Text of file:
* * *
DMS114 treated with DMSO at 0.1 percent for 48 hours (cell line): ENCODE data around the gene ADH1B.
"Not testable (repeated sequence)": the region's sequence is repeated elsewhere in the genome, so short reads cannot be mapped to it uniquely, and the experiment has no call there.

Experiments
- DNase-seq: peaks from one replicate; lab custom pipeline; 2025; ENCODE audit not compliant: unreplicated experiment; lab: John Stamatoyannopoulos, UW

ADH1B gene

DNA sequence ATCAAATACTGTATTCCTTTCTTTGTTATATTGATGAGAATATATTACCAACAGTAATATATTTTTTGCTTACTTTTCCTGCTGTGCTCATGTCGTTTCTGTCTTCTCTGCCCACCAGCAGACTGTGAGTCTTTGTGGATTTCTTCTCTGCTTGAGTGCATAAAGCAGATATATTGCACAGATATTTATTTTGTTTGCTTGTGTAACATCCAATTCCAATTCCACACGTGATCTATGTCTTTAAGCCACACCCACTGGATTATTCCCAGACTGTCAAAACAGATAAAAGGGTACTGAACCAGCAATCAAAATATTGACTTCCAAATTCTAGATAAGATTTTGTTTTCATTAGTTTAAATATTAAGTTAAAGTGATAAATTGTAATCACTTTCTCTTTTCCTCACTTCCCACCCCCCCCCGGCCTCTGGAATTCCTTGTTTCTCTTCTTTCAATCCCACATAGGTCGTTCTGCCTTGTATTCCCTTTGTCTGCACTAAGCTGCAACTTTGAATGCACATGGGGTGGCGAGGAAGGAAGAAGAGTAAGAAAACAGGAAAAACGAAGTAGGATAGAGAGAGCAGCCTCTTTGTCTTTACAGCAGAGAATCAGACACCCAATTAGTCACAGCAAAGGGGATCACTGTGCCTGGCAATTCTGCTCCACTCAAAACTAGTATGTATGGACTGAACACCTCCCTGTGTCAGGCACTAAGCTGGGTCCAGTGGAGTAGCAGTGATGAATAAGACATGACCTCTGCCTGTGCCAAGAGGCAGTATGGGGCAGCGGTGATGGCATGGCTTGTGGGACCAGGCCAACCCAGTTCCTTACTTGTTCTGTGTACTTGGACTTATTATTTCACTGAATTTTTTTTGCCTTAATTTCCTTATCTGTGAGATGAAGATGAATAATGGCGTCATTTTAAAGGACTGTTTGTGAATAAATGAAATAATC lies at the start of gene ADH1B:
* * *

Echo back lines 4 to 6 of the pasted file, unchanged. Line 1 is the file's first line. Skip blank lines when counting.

- DNase-seq: peaks from one replicate; lab custom pipeline; 2025; ENCODE audit not compliant: unreplicated experiment; lab: John Stamatoyannopoulos, UW

ADH1B gene

DNA sequence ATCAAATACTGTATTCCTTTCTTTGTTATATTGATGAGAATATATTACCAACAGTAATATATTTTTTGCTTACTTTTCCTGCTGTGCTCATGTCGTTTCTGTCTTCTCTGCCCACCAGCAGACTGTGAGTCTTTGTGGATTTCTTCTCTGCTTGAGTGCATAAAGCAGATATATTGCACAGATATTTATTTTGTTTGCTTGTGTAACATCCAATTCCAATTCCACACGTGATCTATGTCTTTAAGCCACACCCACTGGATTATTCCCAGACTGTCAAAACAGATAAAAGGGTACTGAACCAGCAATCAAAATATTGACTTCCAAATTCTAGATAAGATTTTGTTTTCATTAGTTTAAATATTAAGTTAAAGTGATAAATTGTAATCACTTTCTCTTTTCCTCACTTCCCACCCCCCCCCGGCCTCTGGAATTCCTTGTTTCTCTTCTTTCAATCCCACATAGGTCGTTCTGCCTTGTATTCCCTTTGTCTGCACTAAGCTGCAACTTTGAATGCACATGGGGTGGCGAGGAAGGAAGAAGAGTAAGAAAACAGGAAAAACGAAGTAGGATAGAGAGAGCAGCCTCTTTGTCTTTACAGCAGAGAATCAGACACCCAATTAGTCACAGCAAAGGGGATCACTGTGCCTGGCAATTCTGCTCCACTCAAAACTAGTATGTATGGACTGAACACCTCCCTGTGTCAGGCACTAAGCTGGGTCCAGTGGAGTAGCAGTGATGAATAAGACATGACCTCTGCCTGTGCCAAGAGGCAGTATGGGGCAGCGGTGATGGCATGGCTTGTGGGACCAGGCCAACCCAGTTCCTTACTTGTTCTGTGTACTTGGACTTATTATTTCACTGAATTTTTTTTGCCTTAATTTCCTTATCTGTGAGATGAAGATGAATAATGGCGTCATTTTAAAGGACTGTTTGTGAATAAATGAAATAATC lies at the start of gene ADH1B: